In this week’s Nature, Spanish and American researchers report on the sequencing of 79 wild- and captive-born great apes from all great ape species and seven subspecies as part of an effort to understand their genetic diversity. The work provides a genome-wide view of the major patterns of evolutionary diversification among the great apes, revealing the level of genetic variation, subpopulation structure, patterns of selection, and differences in the rate of gene loss.
GenomeWeb Daily News has more on this work here.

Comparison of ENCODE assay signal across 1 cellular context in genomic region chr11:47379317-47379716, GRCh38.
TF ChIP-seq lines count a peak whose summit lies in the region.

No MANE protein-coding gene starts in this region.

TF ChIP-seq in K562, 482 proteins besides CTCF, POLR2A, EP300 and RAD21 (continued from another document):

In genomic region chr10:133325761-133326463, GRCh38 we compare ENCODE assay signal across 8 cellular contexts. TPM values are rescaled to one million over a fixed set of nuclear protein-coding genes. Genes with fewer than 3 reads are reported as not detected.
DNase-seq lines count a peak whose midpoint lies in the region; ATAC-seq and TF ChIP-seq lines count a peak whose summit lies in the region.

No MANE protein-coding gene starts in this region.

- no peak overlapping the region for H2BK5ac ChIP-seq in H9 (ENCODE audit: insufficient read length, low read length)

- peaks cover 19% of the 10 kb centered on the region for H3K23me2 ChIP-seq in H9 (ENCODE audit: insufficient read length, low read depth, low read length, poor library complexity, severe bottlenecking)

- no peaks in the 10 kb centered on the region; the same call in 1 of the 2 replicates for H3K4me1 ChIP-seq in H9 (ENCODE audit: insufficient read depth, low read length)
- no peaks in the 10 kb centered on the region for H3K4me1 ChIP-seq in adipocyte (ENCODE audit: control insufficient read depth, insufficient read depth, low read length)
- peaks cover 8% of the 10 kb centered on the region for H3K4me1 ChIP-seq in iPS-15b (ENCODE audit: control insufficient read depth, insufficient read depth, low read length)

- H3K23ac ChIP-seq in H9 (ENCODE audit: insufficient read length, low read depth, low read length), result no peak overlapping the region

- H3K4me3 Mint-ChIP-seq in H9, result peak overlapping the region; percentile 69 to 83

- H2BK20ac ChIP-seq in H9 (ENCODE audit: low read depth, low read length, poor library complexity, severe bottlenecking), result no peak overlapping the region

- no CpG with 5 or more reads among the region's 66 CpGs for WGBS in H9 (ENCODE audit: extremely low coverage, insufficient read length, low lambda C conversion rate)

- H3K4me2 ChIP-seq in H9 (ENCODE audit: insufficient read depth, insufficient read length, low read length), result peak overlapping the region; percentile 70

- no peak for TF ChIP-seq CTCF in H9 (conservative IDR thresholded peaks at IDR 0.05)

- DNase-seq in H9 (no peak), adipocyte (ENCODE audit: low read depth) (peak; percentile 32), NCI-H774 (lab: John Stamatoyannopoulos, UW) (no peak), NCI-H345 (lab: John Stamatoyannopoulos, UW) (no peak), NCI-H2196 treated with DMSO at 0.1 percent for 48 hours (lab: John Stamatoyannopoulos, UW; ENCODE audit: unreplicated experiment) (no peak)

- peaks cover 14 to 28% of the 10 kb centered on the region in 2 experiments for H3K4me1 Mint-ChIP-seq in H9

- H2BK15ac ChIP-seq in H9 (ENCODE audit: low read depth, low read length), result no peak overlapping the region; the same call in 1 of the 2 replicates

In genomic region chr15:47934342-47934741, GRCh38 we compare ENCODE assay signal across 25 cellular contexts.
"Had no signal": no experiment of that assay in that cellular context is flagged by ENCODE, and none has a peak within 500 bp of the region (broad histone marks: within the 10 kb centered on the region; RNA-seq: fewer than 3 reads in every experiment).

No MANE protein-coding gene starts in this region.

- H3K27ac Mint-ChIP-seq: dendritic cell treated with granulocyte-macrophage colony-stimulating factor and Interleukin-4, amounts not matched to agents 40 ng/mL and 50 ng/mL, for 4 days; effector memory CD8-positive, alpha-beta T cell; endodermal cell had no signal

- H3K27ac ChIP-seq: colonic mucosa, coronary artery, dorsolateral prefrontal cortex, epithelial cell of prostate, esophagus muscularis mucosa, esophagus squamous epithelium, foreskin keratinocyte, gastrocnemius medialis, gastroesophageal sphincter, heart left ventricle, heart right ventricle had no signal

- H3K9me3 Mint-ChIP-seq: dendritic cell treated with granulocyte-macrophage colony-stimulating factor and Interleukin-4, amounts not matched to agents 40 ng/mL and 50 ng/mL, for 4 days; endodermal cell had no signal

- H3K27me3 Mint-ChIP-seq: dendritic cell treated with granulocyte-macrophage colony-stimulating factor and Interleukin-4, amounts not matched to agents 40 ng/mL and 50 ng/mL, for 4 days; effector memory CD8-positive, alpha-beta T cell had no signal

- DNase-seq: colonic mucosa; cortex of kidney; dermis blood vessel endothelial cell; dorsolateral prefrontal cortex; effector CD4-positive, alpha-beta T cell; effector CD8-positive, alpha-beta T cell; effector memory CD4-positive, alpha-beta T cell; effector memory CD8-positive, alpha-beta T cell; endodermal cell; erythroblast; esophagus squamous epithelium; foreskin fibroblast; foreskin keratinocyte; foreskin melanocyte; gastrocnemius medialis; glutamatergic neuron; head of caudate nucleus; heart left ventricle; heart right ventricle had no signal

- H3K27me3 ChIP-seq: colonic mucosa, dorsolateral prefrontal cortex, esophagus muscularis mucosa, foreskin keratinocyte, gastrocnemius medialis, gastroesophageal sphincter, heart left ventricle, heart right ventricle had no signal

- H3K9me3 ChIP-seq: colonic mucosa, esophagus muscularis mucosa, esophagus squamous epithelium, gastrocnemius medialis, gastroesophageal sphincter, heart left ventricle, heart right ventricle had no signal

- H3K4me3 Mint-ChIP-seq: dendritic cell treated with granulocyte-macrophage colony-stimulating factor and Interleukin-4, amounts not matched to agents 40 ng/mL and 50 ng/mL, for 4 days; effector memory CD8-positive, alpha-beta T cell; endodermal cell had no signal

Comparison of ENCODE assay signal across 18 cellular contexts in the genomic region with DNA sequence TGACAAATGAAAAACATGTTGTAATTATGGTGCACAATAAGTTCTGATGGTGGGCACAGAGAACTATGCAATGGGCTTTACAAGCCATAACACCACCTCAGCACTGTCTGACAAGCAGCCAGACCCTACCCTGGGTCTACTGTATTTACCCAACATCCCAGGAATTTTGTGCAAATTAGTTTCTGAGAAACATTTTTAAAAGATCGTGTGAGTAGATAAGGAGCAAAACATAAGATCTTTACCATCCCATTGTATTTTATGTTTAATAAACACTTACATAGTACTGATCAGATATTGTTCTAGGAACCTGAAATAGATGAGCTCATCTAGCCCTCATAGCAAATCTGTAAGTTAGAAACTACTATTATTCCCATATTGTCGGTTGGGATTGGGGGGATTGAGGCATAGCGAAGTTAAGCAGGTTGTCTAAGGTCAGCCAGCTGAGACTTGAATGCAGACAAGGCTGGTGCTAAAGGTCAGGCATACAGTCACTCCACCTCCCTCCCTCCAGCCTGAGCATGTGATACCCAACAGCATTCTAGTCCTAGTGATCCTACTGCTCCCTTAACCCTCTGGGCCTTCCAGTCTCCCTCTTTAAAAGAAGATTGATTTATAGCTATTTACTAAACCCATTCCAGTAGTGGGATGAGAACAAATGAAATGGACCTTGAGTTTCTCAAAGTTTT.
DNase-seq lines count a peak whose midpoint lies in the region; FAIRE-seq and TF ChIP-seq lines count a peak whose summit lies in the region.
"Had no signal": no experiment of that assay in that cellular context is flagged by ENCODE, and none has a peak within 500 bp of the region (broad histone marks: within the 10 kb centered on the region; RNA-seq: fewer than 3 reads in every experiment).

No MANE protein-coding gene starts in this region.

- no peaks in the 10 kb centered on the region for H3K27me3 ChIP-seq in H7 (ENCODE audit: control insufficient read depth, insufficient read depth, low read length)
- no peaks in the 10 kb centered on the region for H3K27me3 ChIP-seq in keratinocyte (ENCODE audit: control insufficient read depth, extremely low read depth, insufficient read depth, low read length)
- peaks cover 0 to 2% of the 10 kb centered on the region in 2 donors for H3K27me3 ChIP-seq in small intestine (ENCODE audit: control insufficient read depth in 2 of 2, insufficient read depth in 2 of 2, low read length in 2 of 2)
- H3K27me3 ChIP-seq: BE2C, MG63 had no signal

Meanwhile, in Nature Genetics, a multi-institute team publishes the results of a study in which they sequenced the genomes from three Brassicaceae species and their joint analysis with previously sequenced genomes of six other crucifers including Arabidopsis thaliana. The researchers found that at least 17 percent of the Arabidopsis genome is under selection, with nearly one quarter of the sequence under selection lying outside of coding regions. Much of this sequence can be localized to approximately 90,000 conserved noncoding sequences that show evidence of transcriptional and post-transcriptional regulation.